“Part of it is that we are just at this super peak. Summer travel demand is almost as high as it was in 2019 from the domestic market, so there are just as many people traveling, but there are a lot more making changes,” DiFiore said. “People are sort of resigned to the fact that they’ll be waiting. Hotels are having the same issues; it’s not just the airlines.”

DiFiore said the customer service challenges are more urgent for the companies that downsized more aggressively during the economic uncertainty as the pandemic unfurled last year. DiFiore said those companies are now trying to scale up but that takes time as customer service personnel often require specialized training.

Another issue is that since airlines relaxed their flight change policies, consumers are calling to make changes in higher volumes than they were before the pandemic, he said.

DiFiore said some airlines are also experiencing challenges getting enough planes or trained pilots to operate their schedules, which has led to flight cancellations and in turn exacerbated the strain on customer service personnel.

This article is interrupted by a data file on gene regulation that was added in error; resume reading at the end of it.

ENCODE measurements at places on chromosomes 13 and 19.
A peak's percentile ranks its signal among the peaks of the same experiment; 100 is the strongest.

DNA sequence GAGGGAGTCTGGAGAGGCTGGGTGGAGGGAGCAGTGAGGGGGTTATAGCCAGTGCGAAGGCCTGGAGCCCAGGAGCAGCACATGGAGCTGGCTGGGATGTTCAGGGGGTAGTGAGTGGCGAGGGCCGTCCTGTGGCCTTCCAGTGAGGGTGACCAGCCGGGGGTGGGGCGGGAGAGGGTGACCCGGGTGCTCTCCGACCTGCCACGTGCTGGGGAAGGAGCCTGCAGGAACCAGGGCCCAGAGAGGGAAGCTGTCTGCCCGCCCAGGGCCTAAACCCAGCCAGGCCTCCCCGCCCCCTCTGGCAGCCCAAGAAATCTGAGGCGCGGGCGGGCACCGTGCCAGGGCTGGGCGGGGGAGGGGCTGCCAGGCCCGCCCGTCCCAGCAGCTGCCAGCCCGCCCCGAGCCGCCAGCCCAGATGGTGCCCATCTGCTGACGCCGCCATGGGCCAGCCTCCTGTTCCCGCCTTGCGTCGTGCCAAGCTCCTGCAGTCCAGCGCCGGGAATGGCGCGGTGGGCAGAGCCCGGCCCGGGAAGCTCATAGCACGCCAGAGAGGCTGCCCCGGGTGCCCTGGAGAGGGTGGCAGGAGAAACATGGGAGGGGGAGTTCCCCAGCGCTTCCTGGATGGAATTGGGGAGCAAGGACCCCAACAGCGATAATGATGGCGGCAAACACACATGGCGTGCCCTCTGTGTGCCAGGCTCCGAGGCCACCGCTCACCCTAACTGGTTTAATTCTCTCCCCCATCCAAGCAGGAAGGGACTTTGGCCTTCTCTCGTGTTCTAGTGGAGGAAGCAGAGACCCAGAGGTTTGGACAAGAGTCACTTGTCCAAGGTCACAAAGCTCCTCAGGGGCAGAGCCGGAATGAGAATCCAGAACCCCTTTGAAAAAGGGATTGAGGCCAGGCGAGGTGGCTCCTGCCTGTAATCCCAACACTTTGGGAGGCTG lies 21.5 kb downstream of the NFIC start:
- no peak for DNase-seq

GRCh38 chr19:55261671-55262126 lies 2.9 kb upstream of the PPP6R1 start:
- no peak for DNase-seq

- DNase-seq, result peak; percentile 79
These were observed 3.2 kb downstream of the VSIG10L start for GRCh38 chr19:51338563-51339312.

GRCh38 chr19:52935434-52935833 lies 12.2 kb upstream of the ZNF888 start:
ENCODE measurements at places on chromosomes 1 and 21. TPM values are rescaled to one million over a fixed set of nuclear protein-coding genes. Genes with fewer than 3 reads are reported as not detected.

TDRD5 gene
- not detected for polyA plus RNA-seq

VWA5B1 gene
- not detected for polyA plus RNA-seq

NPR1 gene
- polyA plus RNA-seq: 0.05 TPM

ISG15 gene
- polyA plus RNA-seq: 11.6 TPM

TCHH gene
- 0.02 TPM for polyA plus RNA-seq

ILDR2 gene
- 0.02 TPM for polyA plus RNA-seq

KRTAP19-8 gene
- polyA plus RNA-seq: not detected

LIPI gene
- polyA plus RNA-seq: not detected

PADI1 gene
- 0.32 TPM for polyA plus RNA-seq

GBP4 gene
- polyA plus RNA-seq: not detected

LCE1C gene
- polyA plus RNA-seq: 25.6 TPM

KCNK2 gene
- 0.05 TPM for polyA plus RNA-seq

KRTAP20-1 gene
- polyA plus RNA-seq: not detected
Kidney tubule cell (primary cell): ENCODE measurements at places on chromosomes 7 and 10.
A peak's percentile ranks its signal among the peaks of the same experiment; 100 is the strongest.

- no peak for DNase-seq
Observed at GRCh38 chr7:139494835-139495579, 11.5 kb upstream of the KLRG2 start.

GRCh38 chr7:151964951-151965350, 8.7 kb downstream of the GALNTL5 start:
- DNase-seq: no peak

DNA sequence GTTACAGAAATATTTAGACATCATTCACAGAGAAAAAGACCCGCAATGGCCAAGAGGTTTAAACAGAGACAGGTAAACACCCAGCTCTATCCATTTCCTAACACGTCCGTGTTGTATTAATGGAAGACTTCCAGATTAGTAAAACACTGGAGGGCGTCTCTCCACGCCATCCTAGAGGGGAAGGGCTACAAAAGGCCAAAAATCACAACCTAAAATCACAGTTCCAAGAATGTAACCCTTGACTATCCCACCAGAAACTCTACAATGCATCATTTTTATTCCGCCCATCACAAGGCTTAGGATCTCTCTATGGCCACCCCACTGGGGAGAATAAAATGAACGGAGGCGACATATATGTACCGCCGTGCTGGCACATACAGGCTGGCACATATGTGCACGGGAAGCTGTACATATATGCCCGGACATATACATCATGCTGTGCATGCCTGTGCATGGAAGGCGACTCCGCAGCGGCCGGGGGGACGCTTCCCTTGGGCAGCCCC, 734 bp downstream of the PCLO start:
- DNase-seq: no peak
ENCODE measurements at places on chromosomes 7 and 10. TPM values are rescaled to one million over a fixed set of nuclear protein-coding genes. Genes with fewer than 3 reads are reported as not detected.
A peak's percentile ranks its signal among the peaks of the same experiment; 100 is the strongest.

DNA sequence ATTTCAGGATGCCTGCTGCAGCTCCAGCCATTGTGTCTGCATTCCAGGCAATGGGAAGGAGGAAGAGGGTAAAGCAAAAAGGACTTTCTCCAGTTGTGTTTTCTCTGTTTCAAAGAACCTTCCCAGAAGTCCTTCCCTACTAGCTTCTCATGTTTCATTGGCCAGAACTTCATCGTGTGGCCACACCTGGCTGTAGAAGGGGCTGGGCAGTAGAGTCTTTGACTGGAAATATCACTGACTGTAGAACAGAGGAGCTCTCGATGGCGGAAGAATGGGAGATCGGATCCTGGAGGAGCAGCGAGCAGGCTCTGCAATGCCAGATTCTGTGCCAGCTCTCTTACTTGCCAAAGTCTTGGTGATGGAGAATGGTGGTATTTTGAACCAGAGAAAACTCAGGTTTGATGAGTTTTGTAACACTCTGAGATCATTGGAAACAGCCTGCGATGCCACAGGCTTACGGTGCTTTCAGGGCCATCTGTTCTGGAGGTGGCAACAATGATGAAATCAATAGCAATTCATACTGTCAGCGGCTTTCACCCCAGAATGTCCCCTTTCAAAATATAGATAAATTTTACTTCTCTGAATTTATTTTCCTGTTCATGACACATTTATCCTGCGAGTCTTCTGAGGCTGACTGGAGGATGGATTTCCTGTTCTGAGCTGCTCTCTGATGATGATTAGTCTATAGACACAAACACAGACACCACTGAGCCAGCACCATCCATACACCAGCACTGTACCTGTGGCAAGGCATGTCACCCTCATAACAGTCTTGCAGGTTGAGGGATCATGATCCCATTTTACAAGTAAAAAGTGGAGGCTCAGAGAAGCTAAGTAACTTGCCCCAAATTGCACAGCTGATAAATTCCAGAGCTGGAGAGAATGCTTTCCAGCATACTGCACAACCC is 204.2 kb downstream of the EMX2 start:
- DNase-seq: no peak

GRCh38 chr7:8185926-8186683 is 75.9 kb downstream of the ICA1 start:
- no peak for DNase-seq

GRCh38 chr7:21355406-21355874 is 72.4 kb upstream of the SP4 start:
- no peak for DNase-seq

American, United, Delta, Hawaiian and many other carriers have been in the news for extended wait times.

Air Travel Consumer Reports from the U.S. Department of Transportation’s Office of Aviation Consumer Protection show customers, in general, have been less happy during the pandemic.

In 2020 the office reported 102,550 complaints, the highest number on record by far. Complaints last year were up more than 568% from 2019 when there were only 15,342 complaints.